The Ruins (2008) - Unrated

Genre(s): Horror / Thriller
Paramount, DreamWorks || Unrated - 93 minutes - $34.99 || July 8, 2008
Reviewer: Brian Oliver || Posted On: 2008-07-06


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.:: F I L M ::.
The Film

S P E C I A L
.: F E A T U R E S :.

Special Features

.:: V I D E O ::.
Video

.:: A U D I O ::.
Audio

.:: O V E R A L L ::.
Overall
.::MOVIE INFORMATION::.
Director: Carter Smith
Writer(s): Scott Smith (novel); Scott B. Smith (screenplay)
Cast: Jonathan Tucker, Jena Malone, Shawn Ashmore, Laura Ramsey, Joe Anderson


Theatrical Release Date: April 4, 2008


.::DVD INFORMATION::.
Supplemental Material:
  • Feature Commentary
  • Making The Ruins
  • Creeping Death
  • Building The Ruins
  • Deleted Scenes (inc. Alternate Ending)
  • Theatrical Trailer


Technical Information:
  • Number of Discs: 1
  • Widescreen (2.35)
  • English (Dolby Digital 5.1)
  • Subtitles: English, French, Spanish

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.::THE FILM::.

IMAGE

Four friends vacationing decide to spend their final days in Mexico visiting ancient Mayan ruins. Located in the vast wilderness, two couples, Jeff (Tucker; Hostage) & Amy (Malone; Into the Wild) and Eric (Ashmore; X-Men Trilogy) & Stacy (Ramsey; Venom), along with a German, Mathias (Anderson), also on holiday, find the temple where Mathias’ brother was camped and excavating. Soon, however, their world turns upside down when a Mayan tribe surrounds them, wielding guns and bows, threatening them. But when one group member steps back onto some vines, all hell breaks loose.

With only one way to escape certain death, the five of them run up onto the temple, hoping to be rescued as the Mayan villagers take up camp surrounding them, making sure no one would leave alive! On top, they hear a cell phone ringing from the excavation site inside. Well, one thing leads to another and soon two members of the group are severely injured but their pain has only just begun as they discover the vines the Mayans fear is actually alive and feeds apparently off of open wounds.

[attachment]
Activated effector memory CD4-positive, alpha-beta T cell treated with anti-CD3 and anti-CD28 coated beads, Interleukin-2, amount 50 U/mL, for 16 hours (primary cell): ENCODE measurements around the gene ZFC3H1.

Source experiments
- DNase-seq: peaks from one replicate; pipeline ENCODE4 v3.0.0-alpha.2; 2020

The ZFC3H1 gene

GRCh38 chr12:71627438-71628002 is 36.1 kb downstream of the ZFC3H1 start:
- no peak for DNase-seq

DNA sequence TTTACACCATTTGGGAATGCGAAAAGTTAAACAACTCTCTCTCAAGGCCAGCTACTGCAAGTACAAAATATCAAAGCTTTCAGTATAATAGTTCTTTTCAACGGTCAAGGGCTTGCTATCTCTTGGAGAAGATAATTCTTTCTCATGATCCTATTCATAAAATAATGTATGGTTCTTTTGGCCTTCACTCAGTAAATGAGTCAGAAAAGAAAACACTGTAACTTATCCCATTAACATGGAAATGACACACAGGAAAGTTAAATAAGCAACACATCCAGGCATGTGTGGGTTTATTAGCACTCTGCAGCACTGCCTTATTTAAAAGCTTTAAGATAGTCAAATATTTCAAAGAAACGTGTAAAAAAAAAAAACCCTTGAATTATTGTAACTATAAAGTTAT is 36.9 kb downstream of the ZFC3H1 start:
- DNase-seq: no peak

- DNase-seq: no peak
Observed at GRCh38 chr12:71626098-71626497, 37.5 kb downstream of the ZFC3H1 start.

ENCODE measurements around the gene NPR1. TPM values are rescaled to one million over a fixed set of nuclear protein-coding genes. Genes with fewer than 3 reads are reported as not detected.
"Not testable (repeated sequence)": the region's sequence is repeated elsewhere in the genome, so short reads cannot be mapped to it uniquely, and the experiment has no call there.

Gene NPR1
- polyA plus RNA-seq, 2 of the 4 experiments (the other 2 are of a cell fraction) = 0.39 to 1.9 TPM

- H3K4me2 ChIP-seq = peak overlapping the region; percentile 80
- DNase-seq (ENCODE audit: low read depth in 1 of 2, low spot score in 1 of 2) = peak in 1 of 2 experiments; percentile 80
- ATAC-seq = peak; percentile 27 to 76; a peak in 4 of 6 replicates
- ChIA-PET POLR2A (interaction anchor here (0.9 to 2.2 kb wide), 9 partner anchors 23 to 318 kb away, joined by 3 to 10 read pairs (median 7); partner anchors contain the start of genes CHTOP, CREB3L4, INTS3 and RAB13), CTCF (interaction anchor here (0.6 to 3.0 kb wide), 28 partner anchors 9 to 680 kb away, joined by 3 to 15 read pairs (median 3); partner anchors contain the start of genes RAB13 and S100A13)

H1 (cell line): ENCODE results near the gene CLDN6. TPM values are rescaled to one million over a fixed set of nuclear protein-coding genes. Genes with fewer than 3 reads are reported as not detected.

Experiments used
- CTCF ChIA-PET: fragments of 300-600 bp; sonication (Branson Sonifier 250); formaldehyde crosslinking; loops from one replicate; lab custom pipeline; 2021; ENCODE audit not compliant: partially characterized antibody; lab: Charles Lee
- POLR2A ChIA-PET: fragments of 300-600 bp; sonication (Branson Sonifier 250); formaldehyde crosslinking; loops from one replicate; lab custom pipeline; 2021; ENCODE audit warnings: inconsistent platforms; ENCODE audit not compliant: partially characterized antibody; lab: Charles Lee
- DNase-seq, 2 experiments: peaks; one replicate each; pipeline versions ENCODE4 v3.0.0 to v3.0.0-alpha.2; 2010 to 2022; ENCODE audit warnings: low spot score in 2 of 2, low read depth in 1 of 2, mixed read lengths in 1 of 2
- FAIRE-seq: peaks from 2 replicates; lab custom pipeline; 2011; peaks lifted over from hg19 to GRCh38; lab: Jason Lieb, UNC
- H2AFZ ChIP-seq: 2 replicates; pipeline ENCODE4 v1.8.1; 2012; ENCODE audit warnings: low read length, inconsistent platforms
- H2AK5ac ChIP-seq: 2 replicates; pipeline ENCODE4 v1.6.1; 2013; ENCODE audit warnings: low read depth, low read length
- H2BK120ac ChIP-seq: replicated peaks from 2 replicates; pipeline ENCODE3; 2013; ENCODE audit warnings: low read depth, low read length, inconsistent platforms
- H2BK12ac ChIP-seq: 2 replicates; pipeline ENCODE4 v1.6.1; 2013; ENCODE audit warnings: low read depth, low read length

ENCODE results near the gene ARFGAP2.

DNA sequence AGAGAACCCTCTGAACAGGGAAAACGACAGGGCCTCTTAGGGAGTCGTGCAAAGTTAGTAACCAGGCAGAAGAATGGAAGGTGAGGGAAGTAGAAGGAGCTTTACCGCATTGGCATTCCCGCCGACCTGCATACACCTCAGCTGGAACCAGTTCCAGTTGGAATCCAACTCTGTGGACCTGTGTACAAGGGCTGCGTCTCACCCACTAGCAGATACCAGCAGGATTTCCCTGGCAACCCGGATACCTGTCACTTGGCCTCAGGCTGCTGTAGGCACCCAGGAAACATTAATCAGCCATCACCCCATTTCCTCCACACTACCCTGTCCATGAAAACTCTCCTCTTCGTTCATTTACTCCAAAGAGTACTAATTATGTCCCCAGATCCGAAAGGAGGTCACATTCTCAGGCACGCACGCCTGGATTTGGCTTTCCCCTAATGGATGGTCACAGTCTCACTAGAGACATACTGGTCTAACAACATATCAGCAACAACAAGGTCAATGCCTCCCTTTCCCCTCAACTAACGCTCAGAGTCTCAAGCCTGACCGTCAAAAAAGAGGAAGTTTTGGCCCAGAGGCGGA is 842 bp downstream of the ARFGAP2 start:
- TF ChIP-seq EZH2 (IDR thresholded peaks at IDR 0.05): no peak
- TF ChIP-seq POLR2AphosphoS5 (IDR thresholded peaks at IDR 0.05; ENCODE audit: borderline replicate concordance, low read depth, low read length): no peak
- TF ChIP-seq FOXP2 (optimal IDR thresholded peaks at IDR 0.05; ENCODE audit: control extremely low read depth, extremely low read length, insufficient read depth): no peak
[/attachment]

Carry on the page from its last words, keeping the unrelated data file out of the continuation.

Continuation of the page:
The Ruins is one hell of a ride. Even with some chuckle-out-loud moments – I don’t care how scary the movie is, seeing vines attack someone is kind of funny – but at the same time, this is probably the first horror film in a long while that actually made me squirm in my seat. If not for these visceral reactions, this movie would’ve been just like any other as it has the horror clichés (multiple characters at the ready to get killed, isolated location where help will not easily come, etc).

Carter Smith directs this horror-thriller with tenacity and relentlessness resulting in what is truly one of the most intense films I have seen in a long time. Gone are the quick/fake scares replaced with real fear. It’s not that Smith is some fantastic horror director in the vein of Wes Craven (back in the day) or any of the director's of the retro creature-features, but being this was his feature debut, he does a fantastic job setting up the story and tension.

The Ruins is based on the best-selling novel by Scott Smith who also wrote another fantastic novel-based film, A Simple Plan starring Bill Paxton and Billy Bob Thornton. Smith also wrote the screenplay adapting it from his own work and he does the same with The Ruins. Sometimes when an author writes a screenplay sourced from their own novels can have mixed results. But I guess rather than passing these stories off to a studio lackey (something I think occurs in the horror genre), the author can take control and put in or leave out pertinent material after all, who knows the characters better?